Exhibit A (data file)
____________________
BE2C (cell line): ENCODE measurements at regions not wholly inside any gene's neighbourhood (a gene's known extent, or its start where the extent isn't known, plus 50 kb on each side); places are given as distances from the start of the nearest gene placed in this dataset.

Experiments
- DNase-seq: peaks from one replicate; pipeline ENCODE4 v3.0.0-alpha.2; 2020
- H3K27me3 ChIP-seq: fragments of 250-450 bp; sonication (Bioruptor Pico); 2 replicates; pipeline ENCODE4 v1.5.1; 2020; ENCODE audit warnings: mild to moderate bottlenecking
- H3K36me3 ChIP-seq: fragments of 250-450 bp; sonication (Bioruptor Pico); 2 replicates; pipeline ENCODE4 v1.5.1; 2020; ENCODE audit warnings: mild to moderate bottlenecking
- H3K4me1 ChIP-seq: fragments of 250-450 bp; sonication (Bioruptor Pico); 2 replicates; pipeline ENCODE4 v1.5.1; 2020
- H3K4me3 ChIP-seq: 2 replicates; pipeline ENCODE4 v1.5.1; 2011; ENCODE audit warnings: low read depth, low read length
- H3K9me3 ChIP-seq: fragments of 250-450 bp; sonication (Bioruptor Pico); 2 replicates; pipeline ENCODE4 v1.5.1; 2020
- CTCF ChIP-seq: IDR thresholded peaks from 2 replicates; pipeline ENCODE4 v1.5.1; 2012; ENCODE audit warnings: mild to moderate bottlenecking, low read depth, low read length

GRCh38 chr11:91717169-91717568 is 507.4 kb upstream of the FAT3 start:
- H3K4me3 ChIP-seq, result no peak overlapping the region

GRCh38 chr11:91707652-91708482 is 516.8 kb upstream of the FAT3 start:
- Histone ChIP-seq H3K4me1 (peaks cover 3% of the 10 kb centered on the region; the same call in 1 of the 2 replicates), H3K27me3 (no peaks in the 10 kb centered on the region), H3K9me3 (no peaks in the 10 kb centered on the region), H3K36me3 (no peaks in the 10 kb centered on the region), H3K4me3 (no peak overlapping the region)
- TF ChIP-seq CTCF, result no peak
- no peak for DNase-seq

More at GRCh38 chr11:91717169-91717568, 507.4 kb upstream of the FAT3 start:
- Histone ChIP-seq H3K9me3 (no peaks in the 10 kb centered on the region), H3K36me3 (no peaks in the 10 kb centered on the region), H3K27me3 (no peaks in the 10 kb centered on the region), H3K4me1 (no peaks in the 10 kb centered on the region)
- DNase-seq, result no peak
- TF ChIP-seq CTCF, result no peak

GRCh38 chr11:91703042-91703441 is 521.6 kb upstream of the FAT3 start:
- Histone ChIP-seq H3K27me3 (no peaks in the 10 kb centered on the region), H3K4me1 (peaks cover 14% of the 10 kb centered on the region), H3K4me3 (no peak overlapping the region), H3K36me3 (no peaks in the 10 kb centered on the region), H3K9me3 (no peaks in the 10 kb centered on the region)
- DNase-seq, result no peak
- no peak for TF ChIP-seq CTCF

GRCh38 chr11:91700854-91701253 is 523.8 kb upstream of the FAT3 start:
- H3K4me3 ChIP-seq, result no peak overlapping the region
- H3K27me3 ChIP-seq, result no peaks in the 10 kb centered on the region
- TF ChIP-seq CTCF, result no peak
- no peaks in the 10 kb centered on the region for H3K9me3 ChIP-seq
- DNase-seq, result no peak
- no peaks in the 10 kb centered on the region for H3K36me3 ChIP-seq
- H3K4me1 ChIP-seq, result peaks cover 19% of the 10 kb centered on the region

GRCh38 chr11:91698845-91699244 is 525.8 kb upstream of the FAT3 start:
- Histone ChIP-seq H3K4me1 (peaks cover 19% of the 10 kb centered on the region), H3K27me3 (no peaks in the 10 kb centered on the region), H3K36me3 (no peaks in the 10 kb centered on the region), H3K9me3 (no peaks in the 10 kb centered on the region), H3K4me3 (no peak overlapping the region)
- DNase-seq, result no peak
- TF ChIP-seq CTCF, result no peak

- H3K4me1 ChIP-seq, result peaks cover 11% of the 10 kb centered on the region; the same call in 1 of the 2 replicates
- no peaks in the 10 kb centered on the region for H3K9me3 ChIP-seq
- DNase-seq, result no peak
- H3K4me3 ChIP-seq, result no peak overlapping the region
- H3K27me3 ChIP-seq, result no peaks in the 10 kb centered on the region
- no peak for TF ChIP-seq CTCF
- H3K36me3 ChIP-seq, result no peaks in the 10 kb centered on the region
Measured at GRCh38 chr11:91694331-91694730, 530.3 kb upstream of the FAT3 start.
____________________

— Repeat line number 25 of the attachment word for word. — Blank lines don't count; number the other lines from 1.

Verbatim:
- H3K4me3 ChIP-seq, result no peak overlapping the region